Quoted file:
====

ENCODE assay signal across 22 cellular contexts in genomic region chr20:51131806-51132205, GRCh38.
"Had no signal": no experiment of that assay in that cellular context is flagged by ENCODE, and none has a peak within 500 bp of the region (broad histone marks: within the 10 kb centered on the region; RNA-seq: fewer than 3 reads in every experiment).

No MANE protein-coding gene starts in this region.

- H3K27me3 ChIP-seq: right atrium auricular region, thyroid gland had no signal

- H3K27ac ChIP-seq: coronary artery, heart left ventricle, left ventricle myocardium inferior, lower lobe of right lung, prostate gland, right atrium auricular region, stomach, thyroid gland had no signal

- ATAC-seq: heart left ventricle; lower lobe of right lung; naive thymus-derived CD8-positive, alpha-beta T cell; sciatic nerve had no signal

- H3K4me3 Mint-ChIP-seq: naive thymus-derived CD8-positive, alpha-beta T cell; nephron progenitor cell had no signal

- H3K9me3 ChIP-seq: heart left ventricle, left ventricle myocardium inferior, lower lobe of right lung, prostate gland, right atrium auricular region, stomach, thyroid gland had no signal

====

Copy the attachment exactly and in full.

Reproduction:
ENCODE assay signal across 22 cellular contexts in genomic region chr20:51131806-51132205, GRCh38.
"Had no signal": no experiment of that assay in that cellular context is flagged by ENCODE, and none has a peak within 500 bp of the region (broad histone marks: within the 10 kb centered on the region; RNA-seq: fewer than 3 reads in every experiment).

No MANE protein-coding gene starts in this region.

- H3K27me3 ChIP-seq: right atrium auricular region, thyroid gland had no signal

- H3K27ac ChIP-seq: coronary artery, heart left ventricle, left ventricle myocardium inferior, lower lobe of right lung, prostate gland, right atrium auricular region, stomach, thyroid gland had no signal

- ATAC-seq: heart left ventricle; lower lobe of right lung; naive thymus-derived CD8-positive, alpha-beta T cell; sciatic nerve had no signal

- H3K4me3 Mint-ChIP-seq: naive thymus-derived CD8-positive, alpha-beta T cell; nephron progenitor cell had no signal

- H3K9me3 ChIP-seq: heart left ventricle, left ventricle myocardium inferior, lower lobe of right lung, prostate gland, right atrium auricular region, stomach, thyroid gland had no signal